The film depicts his struggles with his, unknown to him, post-traumatic stress disorder, as he goes through his journey in high school making new friends. Featuring an ensemble cast that includes Logan Lerman, Emma Watson, Ezra Miller, and Nina Dobrev among others, The Perks of Being a Wallflower also includes one stunning use of David Bowie’s iconic Heroes, which alone is reason enough to give this movie another watch.
One of our favourites from this list, It’s Kind of a Funny Story is not just fun: it is also lovely, though-provoking, and deals with the serious subjects with the utmost sensitivity. It tells the story of Craig, who checks into a psychiatric ward when he realises that he is suicidal. He undergoes a transformation as he comes across people less fortunate than him.
Starring the likes of Emma Roberts and Zach Galifianakis, it’s so warm-hearted and comforting, that if you’re a sucker for comfort movies, you are bound to fall in love with it.
This romantic comedy based on David Nicholl’s book of the same name centres on Dexter (Jim Sturgess) and Emma (Anne Hathaway), who first meet during their graduation in 1988 and proceed to keep in touch regularly. The film follows what they do on July 15 annually, usually doing something together.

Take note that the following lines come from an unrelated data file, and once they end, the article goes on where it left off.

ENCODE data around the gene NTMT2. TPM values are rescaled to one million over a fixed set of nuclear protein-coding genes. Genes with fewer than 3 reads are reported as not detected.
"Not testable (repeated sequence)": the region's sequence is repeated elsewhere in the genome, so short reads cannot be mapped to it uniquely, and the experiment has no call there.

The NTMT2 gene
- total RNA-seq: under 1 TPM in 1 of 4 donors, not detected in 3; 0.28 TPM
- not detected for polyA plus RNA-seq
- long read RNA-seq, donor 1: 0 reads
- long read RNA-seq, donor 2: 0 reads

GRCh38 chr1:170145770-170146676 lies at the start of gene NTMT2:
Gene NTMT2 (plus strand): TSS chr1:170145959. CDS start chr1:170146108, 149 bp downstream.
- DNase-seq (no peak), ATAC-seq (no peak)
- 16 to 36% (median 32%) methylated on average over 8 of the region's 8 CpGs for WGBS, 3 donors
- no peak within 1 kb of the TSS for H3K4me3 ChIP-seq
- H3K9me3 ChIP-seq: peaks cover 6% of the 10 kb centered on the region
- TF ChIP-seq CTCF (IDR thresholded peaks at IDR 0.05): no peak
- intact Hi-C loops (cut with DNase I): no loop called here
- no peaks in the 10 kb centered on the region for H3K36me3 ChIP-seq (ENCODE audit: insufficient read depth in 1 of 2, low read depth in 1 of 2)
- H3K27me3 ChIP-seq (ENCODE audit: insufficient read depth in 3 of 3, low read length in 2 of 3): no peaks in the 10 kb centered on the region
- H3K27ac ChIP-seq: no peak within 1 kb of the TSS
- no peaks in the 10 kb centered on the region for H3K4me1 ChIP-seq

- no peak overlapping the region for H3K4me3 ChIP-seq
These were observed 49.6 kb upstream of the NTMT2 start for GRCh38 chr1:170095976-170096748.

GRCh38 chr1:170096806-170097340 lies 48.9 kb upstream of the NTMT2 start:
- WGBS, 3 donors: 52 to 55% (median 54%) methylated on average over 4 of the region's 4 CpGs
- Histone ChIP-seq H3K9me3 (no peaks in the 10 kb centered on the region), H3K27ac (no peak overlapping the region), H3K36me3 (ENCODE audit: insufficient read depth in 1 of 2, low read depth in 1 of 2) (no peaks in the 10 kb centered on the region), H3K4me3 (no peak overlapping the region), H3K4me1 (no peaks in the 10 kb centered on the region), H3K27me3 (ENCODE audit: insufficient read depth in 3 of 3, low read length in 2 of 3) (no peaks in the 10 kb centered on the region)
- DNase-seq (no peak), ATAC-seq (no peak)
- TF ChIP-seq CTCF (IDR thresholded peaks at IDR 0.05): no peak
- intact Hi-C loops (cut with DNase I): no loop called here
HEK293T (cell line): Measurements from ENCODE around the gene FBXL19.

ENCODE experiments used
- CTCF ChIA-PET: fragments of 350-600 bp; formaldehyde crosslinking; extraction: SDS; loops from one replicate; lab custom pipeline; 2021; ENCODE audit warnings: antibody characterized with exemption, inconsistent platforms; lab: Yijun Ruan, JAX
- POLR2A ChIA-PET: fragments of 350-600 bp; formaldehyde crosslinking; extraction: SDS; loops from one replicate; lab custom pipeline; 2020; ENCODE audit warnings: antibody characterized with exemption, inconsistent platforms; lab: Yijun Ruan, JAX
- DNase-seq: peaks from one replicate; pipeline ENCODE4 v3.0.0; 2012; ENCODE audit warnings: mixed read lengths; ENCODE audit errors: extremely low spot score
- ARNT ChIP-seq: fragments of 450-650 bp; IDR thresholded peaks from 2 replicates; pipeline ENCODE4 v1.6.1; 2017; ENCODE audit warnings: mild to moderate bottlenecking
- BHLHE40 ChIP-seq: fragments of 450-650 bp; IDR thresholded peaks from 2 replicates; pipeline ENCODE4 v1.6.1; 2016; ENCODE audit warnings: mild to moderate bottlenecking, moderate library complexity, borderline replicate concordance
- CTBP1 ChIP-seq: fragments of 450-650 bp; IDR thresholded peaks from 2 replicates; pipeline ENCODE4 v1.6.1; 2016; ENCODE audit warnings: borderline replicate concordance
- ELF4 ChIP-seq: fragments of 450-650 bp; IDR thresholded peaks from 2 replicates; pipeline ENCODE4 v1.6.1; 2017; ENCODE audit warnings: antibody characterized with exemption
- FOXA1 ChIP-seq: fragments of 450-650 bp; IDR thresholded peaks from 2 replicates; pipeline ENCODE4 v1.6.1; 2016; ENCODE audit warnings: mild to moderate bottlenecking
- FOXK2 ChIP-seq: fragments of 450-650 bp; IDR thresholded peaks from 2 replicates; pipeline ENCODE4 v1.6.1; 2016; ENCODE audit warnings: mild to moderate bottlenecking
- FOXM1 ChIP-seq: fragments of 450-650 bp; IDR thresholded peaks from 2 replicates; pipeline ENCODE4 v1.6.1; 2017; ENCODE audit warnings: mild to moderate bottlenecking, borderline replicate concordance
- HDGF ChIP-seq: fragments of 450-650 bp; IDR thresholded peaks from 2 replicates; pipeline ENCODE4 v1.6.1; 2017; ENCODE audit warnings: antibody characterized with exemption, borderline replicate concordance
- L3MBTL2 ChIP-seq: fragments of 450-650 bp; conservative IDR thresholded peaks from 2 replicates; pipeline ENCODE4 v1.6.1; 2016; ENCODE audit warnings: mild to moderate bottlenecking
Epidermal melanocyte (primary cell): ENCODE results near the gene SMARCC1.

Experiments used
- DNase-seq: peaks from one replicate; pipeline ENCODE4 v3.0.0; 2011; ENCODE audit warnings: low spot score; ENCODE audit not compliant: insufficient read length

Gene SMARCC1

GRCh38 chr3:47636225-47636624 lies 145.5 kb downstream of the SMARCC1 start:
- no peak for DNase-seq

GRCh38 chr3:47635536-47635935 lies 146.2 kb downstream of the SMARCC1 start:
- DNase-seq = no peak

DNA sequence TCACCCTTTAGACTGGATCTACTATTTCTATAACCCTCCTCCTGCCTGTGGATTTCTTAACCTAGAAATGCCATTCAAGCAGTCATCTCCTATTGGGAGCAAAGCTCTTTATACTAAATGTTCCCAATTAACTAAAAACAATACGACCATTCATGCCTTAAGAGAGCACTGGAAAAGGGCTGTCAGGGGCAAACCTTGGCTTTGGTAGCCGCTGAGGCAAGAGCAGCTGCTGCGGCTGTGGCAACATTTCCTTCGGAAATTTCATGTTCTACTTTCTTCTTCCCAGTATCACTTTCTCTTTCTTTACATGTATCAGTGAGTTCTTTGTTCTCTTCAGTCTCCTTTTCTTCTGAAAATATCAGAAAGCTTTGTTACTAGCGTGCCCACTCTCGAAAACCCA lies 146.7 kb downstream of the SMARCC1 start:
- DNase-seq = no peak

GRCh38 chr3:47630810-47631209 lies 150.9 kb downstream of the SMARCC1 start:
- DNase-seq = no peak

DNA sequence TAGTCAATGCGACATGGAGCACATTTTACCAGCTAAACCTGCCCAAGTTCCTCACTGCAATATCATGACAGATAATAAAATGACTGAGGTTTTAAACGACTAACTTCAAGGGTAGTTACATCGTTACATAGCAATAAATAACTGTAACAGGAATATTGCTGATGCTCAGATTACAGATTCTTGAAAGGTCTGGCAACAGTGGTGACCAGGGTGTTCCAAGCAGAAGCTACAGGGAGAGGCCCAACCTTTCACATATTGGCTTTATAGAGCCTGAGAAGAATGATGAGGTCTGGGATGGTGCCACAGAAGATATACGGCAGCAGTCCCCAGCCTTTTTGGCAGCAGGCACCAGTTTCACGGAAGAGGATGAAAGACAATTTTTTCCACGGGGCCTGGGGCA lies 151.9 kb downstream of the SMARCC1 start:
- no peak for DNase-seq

Perhaps slightly depressing, and although spanning more than twenty years in its plot-time; One Day includes all the highs and the devastating lows that most of the teenagers are now all so familiar with.
Mark Water’s 2004 chick-flick Mean Girls starring queen bees Lindsay Lohan, Rachel McAdams, Tina Fey, and Amy Poehler among others, is in part based on Rosalind Wiseman’s non-fiction self-help book, Queen Bees and Wannabes, which describes female high school social cliques and the damaging effects they can have on girls. For the other part, Fey inspiration from some of her own experience at Upper Darby High School.
Now commanding a cult-following and being firmly inscribed in the books on modern pop-culture; Mean Girls is not just wickedly funny at its depiction of the high-school world, but also totally realistic and relatable – making it the go-to movie of the new and young generations. In a breakthrough role for Lohan, she played the sixteen-year-old Cady, who joins a new public school and soon enough finds herself to be in the good graces of an elite group of cool students dubbed ‘The Plastics’.